I could think of a few reasons why not, including that it seemed an impossible task. I can barely memorize a single verse, let alone an entire book! And word-for-word? Are you kidding me? I’m a master paraphraser. I’m great with learning concepts and generally what scripture says, but I can never seem to say the words perfectly (the same goes for famous quotes or movie lines. It’s horribly embarrassing.). Then someone pointed out that this was not something that could be accomplished by will or talent alone, nor was there any reason to approach it by our own strength. This wasn’t something to do FOR God, but WITH God. And hey, if the Holy Spirit is going to help me do this, then maybe there’s some hope after all.

So, armed with my trusty smartphone app (a scripture memory tool called “Remember Me”, if you’re interested), I stepped into January with a goal: learn the first fifteen verses in Galatians by the end of the month. Strangely, I was terrified.

Yet, I learned it- every word, and even ahead of schedule. So I added the rest of chapter one. And a few weeks later, began chapter two. As the year crept forward, I practiced. Word by word, verse by verse, I spoke Galatians every morning while walking two little dogs through my neighborhood. Today was a landmark day as I successfully recited Paul’s words all the way through to the end of chapter four. Hallelujah!

Besides discovering a Spirit-assisted ability I never thought possible, there were more treasures to behold. It feels like the divinely-inspired words of scripture are etching a groove into my brain…. a peaceful, life-breathing groove in the midst of anxious thoughts and day-to-day distractions. One night, I jolted awake from a nightmare. I began to speak Galatians until I was calm enough to sleep. Instead of replaying the disturbing dream in my head, I was remembering truths of grace and freedom from legalism. The familiar words were comforting.

I began to think about the difference between law and promise, something that I previously gave little attention. There is security in knowing that our salvation does not depend on our performance. When Paul reviews his past, we are reminded that our pasts are not barriers to grace. My Bible has become a rainbow of highlights as the verses come alive. What does it mean to be crucified with Christ? What do I have in common with the people of Galatia who are returning to old habits? Do we see the power behind God’s promise? Do we understand what it means to be “children of Abraham” and heirs to the promise God spoke centuries ago? The more attention that I give to this letter from Paul, the more I realize that there are treasures of truth to be unearthed from the pages.

So every morning, I speak God’s word as I walk through my neighborhood. I pray that somehow I am a light to each of my neighbors, from the family in the corner house with the fountain in the yard to the homeless guy smoking weed in the parking lot across the street. God’s word is alive and active and will not return void (Hebrews 4:12 and Isaiah 55:11). Maybe my Galatians practice will be used as a blessing from God?

And, it should be noted, that as soon as the words “Paul, an apostle, sent not from men….” are spoken, two little dogs run to the door, ready for their leashes.

Ruth’s Redeemer

This look at Ruth is an excerpt from The Other Three Sixteens.

“When Ruth came to her mother-in-law, Naomi asked, “How did it go, my daughter?” Then she told her everything Boaz had done for her…”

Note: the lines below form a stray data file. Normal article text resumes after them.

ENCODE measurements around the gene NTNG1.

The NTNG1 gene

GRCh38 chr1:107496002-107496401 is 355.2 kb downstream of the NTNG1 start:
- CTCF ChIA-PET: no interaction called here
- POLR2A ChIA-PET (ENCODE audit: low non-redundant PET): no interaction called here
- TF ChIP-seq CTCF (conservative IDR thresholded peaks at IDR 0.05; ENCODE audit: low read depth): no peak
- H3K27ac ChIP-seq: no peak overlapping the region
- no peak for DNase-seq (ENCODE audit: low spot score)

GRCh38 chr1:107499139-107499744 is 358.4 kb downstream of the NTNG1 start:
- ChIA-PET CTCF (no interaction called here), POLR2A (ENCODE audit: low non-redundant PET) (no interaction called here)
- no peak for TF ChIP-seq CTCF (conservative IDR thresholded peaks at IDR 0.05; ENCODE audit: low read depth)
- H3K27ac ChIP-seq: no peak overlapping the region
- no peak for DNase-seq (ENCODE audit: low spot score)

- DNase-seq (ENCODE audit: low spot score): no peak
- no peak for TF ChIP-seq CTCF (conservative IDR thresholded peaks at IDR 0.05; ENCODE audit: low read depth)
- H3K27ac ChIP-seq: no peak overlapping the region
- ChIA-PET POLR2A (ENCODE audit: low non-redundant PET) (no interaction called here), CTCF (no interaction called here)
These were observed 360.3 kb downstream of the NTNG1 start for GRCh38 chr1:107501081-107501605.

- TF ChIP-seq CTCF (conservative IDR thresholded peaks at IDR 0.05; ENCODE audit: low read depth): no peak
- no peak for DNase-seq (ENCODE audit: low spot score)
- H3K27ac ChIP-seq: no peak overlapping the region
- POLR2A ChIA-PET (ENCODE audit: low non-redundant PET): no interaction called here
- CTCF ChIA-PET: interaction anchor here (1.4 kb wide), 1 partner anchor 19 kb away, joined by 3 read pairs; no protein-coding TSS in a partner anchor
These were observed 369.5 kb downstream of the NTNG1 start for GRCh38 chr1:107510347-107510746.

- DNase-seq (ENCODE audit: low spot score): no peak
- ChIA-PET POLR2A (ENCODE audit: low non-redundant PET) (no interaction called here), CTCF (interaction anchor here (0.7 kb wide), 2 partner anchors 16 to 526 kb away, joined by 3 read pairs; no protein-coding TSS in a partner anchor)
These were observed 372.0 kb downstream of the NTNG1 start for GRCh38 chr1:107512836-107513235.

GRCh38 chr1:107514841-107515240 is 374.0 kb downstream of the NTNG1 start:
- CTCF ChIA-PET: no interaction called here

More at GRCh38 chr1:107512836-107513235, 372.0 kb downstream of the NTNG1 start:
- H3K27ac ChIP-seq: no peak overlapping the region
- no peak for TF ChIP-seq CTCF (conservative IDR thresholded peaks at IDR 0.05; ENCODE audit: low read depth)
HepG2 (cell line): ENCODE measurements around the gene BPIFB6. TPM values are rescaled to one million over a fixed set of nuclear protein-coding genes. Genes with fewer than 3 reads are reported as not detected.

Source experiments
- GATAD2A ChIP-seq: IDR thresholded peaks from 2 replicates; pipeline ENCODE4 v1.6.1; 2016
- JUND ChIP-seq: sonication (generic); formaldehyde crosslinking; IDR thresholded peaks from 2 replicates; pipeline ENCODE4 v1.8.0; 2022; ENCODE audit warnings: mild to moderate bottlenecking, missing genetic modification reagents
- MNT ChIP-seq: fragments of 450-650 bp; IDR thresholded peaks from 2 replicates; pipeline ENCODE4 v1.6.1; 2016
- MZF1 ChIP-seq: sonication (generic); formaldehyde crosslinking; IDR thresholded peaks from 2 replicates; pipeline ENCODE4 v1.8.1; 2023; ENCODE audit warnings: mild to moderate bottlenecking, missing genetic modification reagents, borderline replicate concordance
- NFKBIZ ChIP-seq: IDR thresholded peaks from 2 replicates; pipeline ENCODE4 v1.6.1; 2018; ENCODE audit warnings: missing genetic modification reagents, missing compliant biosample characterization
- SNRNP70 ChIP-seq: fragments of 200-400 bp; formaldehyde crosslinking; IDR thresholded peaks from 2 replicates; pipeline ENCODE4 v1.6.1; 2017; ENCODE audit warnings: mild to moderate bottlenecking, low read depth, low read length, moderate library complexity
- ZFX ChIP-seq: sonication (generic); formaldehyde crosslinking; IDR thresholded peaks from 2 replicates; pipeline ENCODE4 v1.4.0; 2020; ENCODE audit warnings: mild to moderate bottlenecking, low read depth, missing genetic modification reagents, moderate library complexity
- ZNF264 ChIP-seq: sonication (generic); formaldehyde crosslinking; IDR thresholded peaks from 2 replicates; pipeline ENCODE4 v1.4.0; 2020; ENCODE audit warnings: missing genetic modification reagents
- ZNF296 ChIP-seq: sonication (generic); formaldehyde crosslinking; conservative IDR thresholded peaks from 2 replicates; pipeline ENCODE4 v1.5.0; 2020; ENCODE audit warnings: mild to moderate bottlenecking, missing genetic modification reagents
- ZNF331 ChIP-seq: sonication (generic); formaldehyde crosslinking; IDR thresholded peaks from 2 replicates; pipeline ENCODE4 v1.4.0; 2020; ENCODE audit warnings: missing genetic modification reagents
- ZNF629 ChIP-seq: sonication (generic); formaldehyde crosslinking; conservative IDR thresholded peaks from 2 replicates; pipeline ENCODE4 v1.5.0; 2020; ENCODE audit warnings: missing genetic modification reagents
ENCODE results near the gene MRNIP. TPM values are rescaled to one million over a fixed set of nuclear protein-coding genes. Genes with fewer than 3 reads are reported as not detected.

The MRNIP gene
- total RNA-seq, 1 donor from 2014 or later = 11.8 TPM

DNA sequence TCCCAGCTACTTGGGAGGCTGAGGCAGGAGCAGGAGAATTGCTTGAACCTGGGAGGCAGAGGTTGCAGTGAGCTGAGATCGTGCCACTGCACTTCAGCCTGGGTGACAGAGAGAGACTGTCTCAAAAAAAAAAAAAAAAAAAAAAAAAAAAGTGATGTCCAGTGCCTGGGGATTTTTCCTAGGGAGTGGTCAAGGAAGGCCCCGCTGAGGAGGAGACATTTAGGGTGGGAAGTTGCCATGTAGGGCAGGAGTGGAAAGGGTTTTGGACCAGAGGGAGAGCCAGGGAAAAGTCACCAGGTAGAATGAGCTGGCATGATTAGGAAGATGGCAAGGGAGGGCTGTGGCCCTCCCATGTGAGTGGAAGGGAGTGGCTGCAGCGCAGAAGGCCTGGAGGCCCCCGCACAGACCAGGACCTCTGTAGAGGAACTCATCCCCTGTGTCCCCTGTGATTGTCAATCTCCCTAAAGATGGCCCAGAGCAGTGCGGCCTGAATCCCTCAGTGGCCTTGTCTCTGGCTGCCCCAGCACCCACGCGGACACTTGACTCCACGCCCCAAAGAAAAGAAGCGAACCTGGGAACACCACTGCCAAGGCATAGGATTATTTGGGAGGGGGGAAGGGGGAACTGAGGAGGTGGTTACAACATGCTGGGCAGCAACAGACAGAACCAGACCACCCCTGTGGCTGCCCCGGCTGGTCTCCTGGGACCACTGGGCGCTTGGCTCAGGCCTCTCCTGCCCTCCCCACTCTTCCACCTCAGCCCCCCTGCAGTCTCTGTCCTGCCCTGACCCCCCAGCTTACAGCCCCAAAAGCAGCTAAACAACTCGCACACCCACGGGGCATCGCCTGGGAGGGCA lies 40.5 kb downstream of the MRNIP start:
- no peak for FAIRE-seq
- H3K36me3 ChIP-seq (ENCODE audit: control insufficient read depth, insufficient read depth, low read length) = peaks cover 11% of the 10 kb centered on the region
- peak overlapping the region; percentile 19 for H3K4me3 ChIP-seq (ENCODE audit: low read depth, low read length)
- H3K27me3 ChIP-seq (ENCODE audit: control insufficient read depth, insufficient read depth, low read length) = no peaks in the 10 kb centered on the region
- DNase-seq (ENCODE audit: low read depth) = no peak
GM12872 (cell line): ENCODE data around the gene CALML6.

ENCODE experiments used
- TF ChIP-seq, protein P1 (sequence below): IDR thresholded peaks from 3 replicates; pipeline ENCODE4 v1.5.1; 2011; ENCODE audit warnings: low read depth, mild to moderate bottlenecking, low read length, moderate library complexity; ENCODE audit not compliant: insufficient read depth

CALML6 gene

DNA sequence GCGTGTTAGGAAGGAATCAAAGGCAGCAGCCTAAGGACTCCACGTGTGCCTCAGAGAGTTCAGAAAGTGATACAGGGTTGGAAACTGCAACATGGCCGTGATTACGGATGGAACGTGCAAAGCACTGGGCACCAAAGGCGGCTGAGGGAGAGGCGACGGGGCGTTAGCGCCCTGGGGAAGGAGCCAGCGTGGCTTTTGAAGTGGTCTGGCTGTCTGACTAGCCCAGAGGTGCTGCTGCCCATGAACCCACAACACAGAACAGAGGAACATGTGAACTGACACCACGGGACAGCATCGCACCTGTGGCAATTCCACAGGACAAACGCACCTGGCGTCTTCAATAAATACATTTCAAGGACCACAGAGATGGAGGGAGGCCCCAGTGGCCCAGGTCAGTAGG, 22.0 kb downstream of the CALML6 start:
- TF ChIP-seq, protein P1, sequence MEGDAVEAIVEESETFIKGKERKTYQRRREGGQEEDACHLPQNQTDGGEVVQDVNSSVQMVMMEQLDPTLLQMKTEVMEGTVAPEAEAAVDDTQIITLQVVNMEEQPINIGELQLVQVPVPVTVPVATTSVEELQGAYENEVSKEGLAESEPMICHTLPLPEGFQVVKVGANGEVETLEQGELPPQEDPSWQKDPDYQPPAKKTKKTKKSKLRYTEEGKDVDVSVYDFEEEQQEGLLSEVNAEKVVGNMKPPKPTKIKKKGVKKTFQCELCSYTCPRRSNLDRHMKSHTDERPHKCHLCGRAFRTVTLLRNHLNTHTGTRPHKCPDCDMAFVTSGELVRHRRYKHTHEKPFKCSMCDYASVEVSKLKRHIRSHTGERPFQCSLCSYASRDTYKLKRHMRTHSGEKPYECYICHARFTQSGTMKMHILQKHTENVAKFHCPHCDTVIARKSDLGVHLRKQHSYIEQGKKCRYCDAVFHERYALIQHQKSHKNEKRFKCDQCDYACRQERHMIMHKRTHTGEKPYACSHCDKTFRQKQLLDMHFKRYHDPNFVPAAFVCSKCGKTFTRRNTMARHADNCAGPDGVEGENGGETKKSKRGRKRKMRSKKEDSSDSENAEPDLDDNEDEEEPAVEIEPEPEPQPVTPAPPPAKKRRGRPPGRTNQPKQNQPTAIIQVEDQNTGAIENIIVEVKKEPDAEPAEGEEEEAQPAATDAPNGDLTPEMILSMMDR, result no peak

-Ruth 3:16

Let’s open the pages of the book of Ruth and get a glimpse of heartbreak and healing through the eyes of a faithful young woman.

The story begins with sadness. Three women, Naomi and her daughters-in-law, are grieving the deaths of their husbands and facing an uncertain future. Besides the heartbreak of losing a spouse, widowhood was exceptionally problematic in ancient society. Women relied on men to provide for them, so without a husband or son, these women were left without resources.

But, Naomi was not a woman who passively sat back and allowed life to pummel her. She’d been living as a foreigner in their current country, Moab. It made sense for her to return to her home in Bethlehem. Practically, she encouraged her daughters-in-law to return to their own families in their native Moab and remarry. Though one daughter did just that, the other stayed. And so we meet Ruth, a daughter-in-law who declared her loyalty to Naomi, Naomi’s family, and even Naomi’s God. By remaining with her mother-in-law, Ruth gave up a chance for secure life. She chose poverty with Naomi over provision without her.

The two women arrive in Bethlehem with very little besides their mourning hearts. For nourishment, Ruth goes to the fields to collect scraps the harvesters leave behind. It just so happened (translation: God’s hand was at work) that Ruth chose a field owned by a guy named Boaz, a distant relative of Naomi’s. Not only was Boaz successful, he was also kind. He gave Ruth water and something to eat. He allowed her to gather more than meager scraps, and told his workers to leave extra on the ground for her. Ruth returns home with a bounty.

Chapter three begins with Naomi thinking practically once again. She knows that Ruth needs a stable home and she thinks Boaz is just the guy to provide it. Using her knowledge of their customs and Boaz’s evening plans, she gives Ruth specific instructions. When we read verse 16, Ruth is returning home the morning after and reporting back to her mother-in-law “everything Boaz had done for her….”

In addition to his kindness in the fields, Boaz demonstrated compassion by promising to care for Ruth as a guardian-redeemer (hold on to that detail). He also kept her honor by allowing her to return home before daylight so it wouldn’t arouse unnecessary rumors or speculation. Boaz also gave her barley for Naomi. This is a guy who goes above and beyond for Ruth. Could it be true love?